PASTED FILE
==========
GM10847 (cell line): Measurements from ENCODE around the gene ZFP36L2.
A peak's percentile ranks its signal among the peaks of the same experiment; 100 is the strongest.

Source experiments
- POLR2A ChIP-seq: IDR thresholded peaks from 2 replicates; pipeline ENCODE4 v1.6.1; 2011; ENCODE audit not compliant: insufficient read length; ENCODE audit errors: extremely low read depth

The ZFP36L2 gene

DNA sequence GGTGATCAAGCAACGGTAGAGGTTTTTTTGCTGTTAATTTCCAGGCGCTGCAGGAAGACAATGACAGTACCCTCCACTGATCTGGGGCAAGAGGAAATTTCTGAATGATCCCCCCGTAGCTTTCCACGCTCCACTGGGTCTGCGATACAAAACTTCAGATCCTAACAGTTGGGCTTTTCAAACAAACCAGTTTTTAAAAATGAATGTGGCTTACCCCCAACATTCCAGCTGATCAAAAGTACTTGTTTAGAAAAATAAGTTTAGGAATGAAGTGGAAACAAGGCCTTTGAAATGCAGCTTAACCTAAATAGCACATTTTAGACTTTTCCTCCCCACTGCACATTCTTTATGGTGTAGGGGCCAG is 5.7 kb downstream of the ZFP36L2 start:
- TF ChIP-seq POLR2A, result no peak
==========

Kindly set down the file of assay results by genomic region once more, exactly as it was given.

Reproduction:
GM10847 (cell line): Measurements from ENCODE around the gene ZFP36L2.
A peak's percentile ranks its signal among the peaks of the same experiment; 100 is the strongest.

Source experiments
- POLR2A ChIP-seq: IDR thresholded peaks from 2 replicates; pipeline ENCODE4 v1.6.1; 2011; ENCODE audit not compliant: insufficient read length; ENCODE audit errors: extremely low read depth

The ZFP36L2 gene

DNA sequence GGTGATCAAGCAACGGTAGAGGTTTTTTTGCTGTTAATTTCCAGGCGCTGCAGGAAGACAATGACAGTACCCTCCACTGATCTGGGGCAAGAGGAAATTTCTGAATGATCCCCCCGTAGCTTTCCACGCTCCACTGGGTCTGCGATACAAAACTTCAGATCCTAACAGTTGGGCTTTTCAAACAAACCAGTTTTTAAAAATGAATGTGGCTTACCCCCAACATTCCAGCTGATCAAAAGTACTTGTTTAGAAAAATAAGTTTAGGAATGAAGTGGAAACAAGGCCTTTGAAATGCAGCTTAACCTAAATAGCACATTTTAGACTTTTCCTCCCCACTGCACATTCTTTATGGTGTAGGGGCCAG is 5.7 kb downstream of the ZFP36L2 start:
- TF ChIP-seq POLR2A, result no peak